Tom Christiansen would like to follow his father’s footsteps and bring a strong business prospective to Swift Current City Council.
His father Glen Christiansen served on city council for three terms starting in the mid 80s, serving close to a full decade in municipal politics. And having seen that interest and ongoing discussion of city issues has sparked his own interest to run for city council.
“I feel like I have some experience just based on being around him all the time,” he explained during a recent interview.
“One of my father’s big things was a councillors main duty is to be a vigilant steward of the taxpayers money. And I think we always have to remind ourselves of that. We’re not playing around with our own money, it’s everybody’s money. We have to just operate more as a business and bring a little bit more business perspective to the conversation.”
Christiansen, who is the owner of Decor Complete, said his 37 year involvement with the store gives him some insights into the need to prioritize improving the core city services at an affordable tax level.
“I’ve been virtually a life long resident of Swift Current. I love our city. You want to see it do better. I’ve got some concerns about where our debt level is at, and maybe what our spending priorities are.”
“I’ve got a lot of business experience. I’d like to get a chance to earn a seat and let my voice be heard and see if I can help change the direction just a little bit.”
He said City Council should be taking a more fiscally conservative approach to taxation and debt financing.
“I think we’re carrying too high of a debt level. In comparison to our population our debt is way too high. Some of that I know is land development. And that’s fine, you have to have some of that for growth. But we’ve got an awful lot that is attributed to that and we don’t seem to be moving as many lots as we should be. So we have money tied up in that.”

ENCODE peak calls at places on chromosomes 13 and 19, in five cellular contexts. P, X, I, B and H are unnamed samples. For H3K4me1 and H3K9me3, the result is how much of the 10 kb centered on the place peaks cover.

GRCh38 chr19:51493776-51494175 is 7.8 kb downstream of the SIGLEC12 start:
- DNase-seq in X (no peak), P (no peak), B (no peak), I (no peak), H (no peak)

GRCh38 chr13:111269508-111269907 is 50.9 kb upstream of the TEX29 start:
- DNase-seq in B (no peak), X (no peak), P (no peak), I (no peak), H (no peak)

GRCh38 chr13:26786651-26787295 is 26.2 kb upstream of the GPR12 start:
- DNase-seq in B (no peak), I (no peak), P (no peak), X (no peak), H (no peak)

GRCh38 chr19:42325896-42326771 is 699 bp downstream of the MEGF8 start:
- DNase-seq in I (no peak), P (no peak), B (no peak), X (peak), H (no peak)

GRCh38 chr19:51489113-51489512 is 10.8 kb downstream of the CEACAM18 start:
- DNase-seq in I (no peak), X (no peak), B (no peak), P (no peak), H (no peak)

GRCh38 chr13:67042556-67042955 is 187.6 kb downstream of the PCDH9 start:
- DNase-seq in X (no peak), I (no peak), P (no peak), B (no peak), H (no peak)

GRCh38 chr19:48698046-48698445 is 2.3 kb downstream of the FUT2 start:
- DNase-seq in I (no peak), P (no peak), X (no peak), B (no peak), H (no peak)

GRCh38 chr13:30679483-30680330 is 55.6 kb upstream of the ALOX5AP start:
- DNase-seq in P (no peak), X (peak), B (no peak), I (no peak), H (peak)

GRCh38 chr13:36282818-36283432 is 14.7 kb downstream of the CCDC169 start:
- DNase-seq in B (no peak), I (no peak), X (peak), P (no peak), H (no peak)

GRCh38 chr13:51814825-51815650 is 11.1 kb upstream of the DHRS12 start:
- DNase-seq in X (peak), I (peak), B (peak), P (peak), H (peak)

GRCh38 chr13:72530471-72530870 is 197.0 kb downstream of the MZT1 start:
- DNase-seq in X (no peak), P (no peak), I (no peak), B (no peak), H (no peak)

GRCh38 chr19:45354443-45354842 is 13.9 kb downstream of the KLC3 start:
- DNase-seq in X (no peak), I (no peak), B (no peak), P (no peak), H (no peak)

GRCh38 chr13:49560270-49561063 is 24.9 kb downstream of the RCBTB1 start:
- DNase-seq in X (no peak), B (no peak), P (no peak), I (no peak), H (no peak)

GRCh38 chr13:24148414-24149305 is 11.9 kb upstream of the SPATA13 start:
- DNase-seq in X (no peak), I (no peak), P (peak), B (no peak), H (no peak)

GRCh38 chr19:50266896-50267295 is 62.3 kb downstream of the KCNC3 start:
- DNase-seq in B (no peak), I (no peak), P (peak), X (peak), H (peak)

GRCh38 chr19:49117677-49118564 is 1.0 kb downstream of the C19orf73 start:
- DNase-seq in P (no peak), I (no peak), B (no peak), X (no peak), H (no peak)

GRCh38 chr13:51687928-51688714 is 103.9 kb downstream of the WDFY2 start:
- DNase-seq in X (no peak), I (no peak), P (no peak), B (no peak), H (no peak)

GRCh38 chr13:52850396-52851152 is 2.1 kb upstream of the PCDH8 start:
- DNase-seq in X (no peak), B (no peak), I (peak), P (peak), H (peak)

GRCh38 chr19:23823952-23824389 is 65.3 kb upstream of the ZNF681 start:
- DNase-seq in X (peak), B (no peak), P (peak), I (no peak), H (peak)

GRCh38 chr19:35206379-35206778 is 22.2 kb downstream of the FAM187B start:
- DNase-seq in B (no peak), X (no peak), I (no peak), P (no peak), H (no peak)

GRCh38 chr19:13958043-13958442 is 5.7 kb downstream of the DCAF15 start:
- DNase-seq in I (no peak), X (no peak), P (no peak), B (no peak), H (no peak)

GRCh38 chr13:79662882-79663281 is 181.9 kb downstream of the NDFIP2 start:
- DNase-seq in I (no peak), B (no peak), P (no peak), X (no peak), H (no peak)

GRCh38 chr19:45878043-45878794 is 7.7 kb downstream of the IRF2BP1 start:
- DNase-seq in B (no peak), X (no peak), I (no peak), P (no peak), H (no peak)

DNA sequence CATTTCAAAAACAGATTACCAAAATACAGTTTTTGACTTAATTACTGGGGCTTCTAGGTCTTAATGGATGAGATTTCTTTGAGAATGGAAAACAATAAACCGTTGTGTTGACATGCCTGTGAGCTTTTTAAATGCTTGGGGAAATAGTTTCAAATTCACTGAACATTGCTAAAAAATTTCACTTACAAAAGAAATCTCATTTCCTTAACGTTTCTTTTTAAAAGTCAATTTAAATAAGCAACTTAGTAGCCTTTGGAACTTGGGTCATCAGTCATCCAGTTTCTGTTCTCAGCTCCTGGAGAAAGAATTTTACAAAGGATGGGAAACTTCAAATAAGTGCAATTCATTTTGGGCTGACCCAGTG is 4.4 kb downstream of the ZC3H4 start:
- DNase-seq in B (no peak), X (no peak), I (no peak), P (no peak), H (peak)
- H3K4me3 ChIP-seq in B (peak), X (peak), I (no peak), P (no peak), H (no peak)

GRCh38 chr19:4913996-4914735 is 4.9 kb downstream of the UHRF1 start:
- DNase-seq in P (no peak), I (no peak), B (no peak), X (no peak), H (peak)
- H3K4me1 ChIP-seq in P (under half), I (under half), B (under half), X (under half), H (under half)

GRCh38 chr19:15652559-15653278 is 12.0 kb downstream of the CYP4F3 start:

“As far as our spending priorities, I’d like to see us tighten our belts a little bit and get back to worrying about the core city functions – the streets and the sidewalks, the snow removal and all of that.”
He explained that the city can still pursue a growth agenda despite a more cautious approach.
“We have to refocus and get a plan together and articulate a plan on how we’re going to grow the city. The only way we’re going to truly address our debt and taxation levels is if we can expand our tax base. So we’re going to have to try to attract new residents. The only way to attract new residents is through good paying jobs, so we’ve got to try to figure out if there’s a way we can attract some industry and get some good paying jobs in and growth the city and expand the tax base.”
He said this growth initiative will take a focussed approach by the entire council.
“You’re a group of seven people. Everyone’s got a voice. You have to try to figure out what the seven of you can do and get some stuff in motion.”
“You’re always better as a team. That’s why I say my voice isn’t any different than anyone else’s. We have to come together as a team to be able to make any decision and make it work. It’s really nice being able to have some contacts with the different levels of government and even the surrounding areas. It’s one of the joys of being in business as long as I have, I have met a vast number of people in our trading area.”
He reiterated that his business experience would be an important perspective on council.
“I believe it would be. I think we need to operate the municipal government more like a business than what we maybe are currently doing. I’ve got 37 years of experience in the local business community so I believe I have a strong business background I can bring to the table.”
Christiansen spent a dozen years on the board of Information Services Corporation, helping that group transition from a Saskatchewan Crown Corporation into a publicly traded company on the Toronto Stock Exchange.
“Even though I’m a novice candidate I think I have a lot of experience and a broad spectrum of experience I can bring to the table and hopefully I can add my voice to our future decisions.”